by François Masquelier, Head of Corporate Finance and Treasury, RTL Group, and Honorary Chairman of the European Association of Corporate Treasurers
Over the last five years, European treasurers have learned to manage counterparty risk. They have become less trusting and more cautious in investing their funds. Return had become necessary to correspond to risk. Unfortunately interest rates are so low today that security now has a cost. This is an economic paradox, if ever there was one. What can treasurers do to find a return while keeping down the risk incurred?
‘Mo Money Mo Problems’ (The Notorious B.I.G)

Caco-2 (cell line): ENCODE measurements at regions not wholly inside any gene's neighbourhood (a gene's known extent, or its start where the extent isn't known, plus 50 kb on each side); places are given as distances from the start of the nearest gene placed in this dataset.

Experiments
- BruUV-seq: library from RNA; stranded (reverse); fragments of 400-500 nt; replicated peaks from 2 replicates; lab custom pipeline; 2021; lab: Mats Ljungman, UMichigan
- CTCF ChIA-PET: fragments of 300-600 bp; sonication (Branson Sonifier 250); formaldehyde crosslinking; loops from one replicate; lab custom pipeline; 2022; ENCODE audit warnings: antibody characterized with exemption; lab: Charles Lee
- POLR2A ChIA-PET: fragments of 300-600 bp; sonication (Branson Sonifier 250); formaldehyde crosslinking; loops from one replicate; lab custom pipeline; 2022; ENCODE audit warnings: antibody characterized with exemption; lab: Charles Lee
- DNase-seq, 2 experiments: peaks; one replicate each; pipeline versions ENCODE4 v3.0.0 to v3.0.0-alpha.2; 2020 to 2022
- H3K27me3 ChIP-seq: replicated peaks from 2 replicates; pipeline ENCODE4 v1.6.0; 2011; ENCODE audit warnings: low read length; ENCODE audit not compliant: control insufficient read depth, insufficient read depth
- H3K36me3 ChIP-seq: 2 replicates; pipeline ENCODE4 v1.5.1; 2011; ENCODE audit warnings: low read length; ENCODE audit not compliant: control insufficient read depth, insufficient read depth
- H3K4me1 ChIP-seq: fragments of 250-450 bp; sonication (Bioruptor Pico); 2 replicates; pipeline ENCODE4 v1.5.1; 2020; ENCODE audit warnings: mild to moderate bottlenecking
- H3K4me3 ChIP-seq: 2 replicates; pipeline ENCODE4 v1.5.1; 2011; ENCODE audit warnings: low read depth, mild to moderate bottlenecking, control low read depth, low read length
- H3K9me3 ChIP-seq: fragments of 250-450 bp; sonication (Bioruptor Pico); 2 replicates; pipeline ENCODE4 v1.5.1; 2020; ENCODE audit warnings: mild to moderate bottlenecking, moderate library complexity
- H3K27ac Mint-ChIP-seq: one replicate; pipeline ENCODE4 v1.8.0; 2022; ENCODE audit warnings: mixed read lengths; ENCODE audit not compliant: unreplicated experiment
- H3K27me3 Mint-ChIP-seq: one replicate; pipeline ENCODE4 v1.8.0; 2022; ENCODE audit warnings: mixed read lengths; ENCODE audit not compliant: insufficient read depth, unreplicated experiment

Over the last five years, corporate treasurers have (re)discovered a forgotten and theoretical risk, that of possible default by their bank counterparty. Therefore they gave priority to counterparty security. Clearly, for negotiating financial instruments the risk of non-delivery is small, and the possibility exists of recovering deposited collateral - if any, in the case of Credit Support Annex, or CSA, a legal document which regulates credit support (collateral) for derivatives transactions. For cash deposits, on the other hand, there is indeed a real risk of losing the whole amount. Treasurers have therefore become extremely cautious when investing their cash – and these cash surpluses, by the way, have kept on accumulating. This is paradoxical. While counterparty risk was rising and interest rates were falling, the amounts being invested were growing. Fearing uncertainty and because of future needs, treasurers have preferred short-term investment (a maximum of three months to fulfil the IAS 7 ‘Cash and Cash Equivalents’ conditions). Moreover, short-term investing is a way of mitigating default risk.